Tuesday, February 16, 2010
CELEBS AS FASHION DESIGNERS?
Recently, WWD reported news that Madonna may be designing her own clothing line. Other celebs who have claimed to be designers include Nicole Ritchie, Sarah Jessica Parker, Paris Hilton, Jessica Simpson, JLo, Elizabeth Hurley, Reba McIntyre, and just today, Kim Kardasian showed her line for Bebe at Fashion week in NYC. Sheree from The Real Housewives of Atlanta staged her She by Sheree show at New York Fashion Week last season.
Bebe/Kardashian line is collaboration of designs by the three sisters Kim, Khloe, and Kourtney Kardashian.
As NY Mag states, "with more and more celebrities and fauxlebrities designing clothing lines, and with more and more people taking them seriously, we can only expect the sham shows to proliferate."
According to InStyle online, "'We wanted to show us being voluptuous, sexy women. We took a little from each of our personal styles,' Kardashian (in a hooded leather corset dress from the collection) said of the inspiration."
Does the celebrity status as "designer" lessen or tarnish the reputation of the designer in the fashion industry, who spends years in school or interning to learn the design process, ultimately possessing the skills necessary? Or are we so enamored by the celebrity that we validate them as designers?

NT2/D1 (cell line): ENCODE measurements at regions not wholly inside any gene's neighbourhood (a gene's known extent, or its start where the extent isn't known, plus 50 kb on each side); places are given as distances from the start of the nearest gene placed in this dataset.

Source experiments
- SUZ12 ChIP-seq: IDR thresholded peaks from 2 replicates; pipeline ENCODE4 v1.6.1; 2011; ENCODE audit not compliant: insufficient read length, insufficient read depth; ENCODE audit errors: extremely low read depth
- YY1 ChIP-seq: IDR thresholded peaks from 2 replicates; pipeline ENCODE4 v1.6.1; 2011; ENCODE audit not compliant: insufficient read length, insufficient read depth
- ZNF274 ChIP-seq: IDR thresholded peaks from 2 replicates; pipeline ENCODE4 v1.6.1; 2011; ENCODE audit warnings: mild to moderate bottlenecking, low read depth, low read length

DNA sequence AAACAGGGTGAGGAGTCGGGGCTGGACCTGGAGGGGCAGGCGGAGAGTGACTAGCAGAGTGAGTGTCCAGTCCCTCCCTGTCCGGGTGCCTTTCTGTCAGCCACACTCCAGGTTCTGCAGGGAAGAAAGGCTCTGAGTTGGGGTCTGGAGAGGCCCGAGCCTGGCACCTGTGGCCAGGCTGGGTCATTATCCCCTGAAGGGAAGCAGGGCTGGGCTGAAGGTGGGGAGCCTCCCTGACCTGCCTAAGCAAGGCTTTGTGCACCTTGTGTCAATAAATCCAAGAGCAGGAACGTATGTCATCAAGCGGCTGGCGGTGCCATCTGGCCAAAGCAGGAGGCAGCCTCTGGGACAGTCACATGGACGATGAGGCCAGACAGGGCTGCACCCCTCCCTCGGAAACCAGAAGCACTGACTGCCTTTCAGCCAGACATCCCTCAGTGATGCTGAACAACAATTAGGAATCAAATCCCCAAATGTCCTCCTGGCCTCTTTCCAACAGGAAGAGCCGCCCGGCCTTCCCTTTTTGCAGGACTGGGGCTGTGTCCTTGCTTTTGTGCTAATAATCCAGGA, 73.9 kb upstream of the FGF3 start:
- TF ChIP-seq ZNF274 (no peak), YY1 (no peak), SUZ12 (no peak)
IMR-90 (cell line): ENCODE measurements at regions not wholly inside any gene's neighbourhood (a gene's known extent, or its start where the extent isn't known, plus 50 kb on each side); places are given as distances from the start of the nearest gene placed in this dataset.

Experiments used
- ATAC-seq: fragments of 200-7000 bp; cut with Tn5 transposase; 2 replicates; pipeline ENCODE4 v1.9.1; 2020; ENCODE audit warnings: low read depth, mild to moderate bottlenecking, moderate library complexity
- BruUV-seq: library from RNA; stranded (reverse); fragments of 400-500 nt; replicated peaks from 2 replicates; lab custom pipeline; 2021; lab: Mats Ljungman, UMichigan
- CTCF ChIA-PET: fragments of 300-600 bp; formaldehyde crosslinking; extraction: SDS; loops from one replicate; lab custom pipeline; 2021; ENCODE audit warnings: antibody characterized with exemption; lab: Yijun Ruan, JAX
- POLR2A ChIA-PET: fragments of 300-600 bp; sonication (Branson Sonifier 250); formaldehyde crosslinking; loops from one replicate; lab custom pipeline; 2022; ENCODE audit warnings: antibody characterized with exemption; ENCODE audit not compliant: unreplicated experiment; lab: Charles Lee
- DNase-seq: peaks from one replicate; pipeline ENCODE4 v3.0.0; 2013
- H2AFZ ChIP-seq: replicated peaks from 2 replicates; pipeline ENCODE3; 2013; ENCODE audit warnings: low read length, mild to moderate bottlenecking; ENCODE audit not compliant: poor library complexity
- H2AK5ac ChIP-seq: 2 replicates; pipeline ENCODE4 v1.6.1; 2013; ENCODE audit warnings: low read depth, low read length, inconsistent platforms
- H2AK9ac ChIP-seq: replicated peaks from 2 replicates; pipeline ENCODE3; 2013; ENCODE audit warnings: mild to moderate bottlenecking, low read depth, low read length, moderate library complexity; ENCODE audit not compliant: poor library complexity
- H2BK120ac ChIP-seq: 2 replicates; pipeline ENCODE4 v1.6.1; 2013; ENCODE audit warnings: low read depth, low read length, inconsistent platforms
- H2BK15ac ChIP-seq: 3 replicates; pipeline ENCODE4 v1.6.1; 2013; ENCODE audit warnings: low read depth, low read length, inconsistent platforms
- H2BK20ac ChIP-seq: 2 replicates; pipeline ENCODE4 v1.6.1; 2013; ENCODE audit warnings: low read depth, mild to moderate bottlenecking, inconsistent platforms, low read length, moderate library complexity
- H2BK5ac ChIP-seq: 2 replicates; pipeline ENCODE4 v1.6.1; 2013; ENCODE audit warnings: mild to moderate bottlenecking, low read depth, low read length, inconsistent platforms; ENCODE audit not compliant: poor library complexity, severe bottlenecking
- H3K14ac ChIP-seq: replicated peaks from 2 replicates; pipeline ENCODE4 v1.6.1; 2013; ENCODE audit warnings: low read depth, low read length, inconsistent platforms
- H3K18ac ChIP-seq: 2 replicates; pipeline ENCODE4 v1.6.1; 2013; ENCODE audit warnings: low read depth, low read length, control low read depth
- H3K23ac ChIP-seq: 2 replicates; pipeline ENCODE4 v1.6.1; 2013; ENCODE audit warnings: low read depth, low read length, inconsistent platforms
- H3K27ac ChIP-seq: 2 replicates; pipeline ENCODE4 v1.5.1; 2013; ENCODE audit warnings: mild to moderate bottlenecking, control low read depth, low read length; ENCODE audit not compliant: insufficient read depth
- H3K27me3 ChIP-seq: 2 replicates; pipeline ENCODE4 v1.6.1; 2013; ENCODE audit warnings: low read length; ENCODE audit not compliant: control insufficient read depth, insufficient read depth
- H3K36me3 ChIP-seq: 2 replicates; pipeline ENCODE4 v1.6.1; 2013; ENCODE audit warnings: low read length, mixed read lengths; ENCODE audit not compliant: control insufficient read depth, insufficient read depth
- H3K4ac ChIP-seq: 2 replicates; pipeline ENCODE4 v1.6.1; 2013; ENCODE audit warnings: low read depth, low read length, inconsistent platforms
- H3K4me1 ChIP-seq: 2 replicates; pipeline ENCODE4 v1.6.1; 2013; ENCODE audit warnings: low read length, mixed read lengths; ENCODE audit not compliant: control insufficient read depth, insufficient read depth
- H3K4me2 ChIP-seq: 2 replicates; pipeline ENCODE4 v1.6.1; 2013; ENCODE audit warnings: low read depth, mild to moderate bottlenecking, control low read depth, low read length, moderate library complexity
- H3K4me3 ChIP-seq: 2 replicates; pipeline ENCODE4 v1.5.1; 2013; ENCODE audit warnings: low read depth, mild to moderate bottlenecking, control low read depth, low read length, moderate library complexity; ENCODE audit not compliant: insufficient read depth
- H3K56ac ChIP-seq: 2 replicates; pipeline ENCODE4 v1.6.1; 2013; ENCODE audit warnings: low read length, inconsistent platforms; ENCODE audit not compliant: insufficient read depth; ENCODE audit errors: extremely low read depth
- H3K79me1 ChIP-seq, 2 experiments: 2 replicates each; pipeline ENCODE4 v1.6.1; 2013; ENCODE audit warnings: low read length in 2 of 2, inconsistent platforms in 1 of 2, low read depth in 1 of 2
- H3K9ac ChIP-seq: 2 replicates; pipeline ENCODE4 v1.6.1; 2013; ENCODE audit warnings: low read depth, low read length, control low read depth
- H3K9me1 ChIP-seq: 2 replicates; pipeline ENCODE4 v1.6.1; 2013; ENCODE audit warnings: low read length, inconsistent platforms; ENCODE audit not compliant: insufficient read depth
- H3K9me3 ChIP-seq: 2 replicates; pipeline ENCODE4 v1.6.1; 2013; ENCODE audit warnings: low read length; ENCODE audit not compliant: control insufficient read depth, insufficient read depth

There was a time when an unknown like Ralph Lauren could claim to be a designer, although knowing nothing of garment construction. But, the competitiveness of the industry sent thousands into fashion schools to learn and perfect their talents. Each year, thousands of designers fail, leaving the select few who have been deemed worthy of patronage.
The celebrity has taken over the job of cover model for most major magazines, reducing the need for paying high fees to the models, instead, they are paid to the celeb. So, if the celebrity is taking over the "role" of designer (only in name, as celebs really don't design, they have product designers who create for them under licensed contracts with big name manufacturers), what is left for the real designers and aspiring designers?
Can the fashion industry sustain this? Is this really good for "fashion?"